• From the Facts of Life On-Line: e-mail your questions to thefactsoflife@serc.mb.ca.

What is tubal ligation (female sterilization)?

  • Tubal ligation is an operation to make a female body sterile (unable to get pregnant).
  • Tubal ligation works 99.6% of the time
  • It is a permanent method of birth control.

How does it work?

  • In a tubal ligation, the tubes which carry egg cells (ova) from the ovaries to the uterus are closed.
  • This prevents the sperm from meeting the egg (ovum).

How is it done?

  • Tubal ligation is done in a hospital.
  • You will get local freezing (like the freezing in the dentist’s office) or general anesthesia (you will be“asleep”).
  • The doctor makes a small cut in the abdomen so the fallopian tubes can be reached.
  • The doctor will close each tube by either using cutting and tying the tubes, or cauterizing (sealing with heat) the tubes.
  • Another tubal ligation method is when the doctor inserts steel coils into the tubes through the vagina and cervix.
  • This is day surgery. You will be home the same day.

Are there any risks for tubal ligation?

There is very little risk to tubal ligation when an experienced doctor does the operation. A doctor or health care provider will explain any risks.

How long will it take me to get back to normal?

  • Tubal ligation is an operation. You will have to rest for about two days.
  • You will need to be slow and gentle with your movements for about a week.
  • You may need to avoid heavy lifting and heavy exercise for several weeks.

Does tubal libation work right away?

  • Yes.

When can I have sex again?

  • You can have vaginal sex when you feel comfortable, usually about one week after the operation.
  • Talk to your health care provider if you have any questions or concerns.

Will anything be different after the tubal ligation?

  • Your orgasm will feel the same as before the tubal ligation.
  • Your menstrual cycle will not be changed and you will still get your period.

Does it protect me from STIs and HIV?

  • No. Always use a safer sex barrier, such as a condom, to reduce the risk of getting an STI (sexually transmitted infection) or HIV infection. Consider getting tested regularly for STIs and HIV.

Where can I get tubal ligation?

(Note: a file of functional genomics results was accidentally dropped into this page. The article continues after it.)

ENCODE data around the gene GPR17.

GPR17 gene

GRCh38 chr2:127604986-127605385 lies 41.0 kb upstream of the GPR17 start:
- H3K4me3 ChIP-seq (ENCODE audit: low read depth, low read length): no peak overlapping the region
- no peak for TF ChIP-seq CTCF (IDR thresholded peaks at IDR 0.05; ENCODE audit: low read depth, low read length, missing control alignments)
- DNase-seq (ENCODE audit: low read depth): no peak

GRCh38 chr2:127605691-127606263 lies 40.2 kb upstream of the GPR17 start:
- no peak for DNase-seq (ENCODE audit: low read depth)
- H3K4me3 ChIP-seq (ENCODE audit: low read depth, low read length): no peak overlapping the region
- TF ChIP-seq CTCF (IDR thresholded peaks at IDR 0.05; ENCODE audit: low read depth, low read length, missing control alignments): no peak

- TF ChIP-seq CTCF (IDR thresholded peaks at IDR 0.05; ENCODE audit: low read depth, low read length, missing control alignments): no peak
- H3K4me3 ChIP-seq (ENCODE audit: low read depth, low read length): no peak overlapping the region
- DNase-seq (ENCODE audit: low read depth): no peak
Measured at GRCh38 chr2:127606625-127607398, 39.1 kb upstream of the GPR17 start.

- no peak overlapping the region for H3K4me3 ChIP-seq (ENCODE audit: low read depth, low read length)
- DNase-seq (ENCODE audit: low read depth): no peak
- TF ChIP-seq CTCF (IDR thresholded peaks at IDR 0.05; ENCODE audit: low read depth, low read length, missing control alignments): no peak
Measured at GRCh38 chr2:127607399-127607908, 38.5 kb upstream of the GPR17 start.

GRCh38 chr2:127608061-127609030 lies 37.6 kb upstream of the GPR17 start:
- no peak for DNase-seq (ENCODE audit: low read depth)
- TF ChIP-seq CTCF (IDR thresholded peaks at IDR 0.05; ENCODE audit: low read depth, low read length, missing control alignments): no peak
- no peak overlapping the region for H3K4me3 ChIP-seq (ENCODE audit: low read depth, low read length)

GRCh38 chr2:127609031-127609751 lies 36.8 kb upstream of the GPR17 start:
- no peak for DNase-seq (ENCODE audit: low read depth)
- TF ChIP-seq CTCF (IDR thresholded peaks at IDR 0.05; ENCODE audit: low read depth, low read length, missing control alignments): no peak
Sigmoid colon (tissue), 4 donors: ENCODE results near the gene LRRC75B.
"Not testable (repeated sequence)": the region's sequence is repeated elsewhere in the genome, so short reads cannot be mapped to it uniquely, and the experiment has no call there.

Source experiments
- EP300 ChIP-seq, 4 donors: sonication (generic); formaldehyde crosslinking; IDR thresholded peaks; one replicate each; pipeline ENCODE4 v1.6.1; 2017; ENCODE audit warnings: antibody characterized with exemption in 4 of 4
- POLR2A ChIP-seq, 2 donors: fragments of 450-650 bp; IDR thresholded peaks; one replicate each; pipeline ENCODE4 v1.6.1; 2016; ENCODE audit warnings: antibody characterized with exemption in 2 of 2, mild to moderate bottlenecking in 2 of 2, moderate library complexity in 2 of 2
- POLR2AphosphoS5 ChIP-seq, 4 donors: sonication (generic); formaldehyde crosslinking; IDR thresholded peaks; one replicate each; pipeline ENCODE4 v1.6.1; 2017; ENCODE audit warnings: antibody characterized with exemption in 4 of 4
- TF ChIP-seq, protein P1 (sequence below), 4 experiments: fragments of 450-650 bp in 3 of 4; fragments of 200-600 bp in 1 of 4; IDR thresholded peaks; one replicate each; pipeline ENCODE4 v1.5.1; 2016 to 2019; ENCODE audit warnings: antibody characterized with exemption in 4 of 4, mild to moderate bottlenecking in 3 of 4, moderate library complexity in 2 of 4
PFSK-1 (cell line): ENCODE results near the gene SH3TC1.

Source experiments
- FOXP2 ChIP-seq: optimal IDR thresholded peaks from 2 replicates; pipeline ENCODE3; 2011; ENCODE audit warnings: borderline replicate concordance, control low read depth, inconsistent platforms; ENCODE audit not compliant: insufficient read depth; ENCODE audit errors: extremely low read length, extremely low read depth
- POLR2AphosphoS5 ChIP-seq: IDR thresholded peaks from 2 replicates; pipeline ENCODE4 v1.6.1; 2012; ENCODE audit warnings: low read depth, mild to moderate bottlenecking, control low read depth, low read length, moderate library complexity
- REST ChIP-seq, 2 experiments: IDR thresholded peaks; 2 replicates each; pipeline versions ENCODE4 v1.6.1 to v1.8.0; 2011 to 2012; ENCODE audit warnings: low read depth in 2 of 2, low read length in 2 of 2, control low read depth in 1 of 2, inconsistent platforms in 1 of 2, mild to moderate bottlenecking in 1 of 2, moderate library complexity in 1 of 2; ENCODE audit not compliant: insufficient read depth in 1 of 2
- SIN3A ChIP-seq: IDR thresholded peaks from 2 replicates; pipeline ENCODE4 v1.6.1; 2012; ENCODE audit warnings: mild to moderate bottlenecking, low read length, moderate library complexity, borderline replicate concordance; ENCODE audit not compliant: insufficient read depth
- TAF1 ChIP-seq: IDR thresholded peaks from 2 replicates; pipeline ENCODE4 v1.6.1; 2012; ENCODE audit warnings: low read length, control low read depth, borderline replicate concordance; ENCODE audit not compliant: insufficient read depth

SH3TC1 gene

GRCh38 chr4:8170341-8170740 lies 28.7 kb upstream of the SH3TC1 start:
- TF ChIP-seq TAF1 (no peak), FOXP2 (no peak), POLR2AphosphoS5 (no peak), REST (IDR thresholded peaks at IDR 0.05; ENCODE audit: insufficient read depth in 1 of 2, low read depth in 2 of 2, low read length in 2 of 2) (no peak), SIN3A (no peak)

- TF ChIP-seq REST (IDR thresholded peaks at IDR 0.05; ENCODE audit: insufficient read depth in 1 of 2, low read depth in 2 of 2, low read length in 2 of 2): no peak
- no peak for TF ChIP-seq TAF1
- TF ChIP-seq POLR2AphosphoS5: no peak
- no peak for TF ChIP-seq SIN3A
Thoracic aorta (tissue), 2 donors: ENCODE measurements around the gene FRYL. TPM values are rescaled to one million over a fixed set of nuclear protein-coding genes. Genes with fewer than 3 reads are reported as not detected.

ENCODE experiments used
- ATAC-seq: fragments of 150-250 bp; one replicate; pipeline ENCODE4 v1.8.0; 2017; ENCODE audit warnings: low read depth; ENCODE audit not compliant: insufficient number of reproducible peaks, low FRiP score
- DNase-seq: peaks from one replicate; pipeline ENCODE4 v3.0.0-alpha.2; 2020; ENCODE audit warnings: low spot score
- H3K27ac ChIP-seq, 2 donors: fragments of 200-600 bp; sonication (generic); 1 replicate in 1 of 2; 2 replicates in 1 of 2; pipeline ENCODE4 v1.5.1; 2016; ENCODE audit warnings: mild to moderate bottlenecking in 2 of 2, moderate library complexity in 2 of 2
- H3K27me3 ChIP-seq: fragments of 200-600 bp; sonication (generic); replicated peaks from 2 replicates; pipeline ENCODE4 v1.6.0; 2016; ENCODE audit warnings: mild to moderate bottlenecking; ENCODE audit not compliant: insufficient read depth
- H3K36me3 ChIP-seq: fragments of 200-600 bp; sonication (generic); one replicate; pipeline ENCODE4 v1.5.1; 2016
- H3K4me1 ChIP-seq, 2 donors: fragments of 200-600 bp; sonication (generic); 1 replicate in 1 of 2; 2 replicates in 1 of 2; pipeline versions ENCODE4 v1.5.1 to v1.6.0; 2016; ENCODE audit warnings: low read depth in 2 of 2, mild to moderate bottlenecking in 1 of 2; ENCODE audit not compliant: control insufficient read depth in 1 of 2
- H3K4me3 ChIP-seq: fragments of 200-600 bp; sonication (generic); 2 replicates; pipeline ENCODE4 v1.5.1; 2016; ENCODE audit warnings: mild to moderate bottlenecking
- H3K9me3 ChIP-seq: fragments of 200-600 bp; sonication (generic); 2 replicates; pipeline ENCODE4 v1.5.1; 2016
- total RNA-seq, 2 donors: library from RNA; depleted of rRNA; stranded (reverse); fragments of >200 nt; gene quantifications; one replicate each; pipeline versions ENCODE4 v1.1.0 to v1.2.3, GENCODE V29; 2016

• Talk to your health care provider. If you need a regular health care provider, call the Family Doctor Finder at 204-786-7111 or toll-free at 1-866-690-8260, or go to www.gov.mb.ca/health/familydoctorfinder.

Do I have to pay for sterilization?

  • Tubal ligation is completely covered by the provincial health care plan.

Can I have my tubes connected again (undo the sterilization) and have children in the future?

  • Tubal ligation is a permanent method of birth control.
  • Do not have a tubal ligation unless you are sure that you will not want to make a pregnancy happen in the future.
  • Reversing tubal ligation may not work. It is an expensive operation and not covered by the provincial health care plan.

Where can I get condoms and other birth control supplies?

Condoms, birth control and safer sex supplies are available at community health centres.

Where can I get more information?

  • From your health care provider, community health centre or public health nurse. If you need a regular health care provider, call the Family Doctor Finder at 204-786-7111.
  • From a teen clinic, if you are under 22 years old.
  • From the Facts of Life On-Line: e-mail your questions to thefactsoflife@serc.mb.ca.

SERC believes that all individuals have the right to access unbiased sexual and reproductive health information and services. They must also have the opportunity to explore their values and attitudes in making informed choices that are most appropriate for them, and have those choices respected and supported. SERC supports and defends a pregnant person’s right to choose parenting, adoption, or abortion.

Developed in collaboration with Klinic Community Health and Literacy Partners of Manitoba 2007
Sexuality Education Resource Centre 2016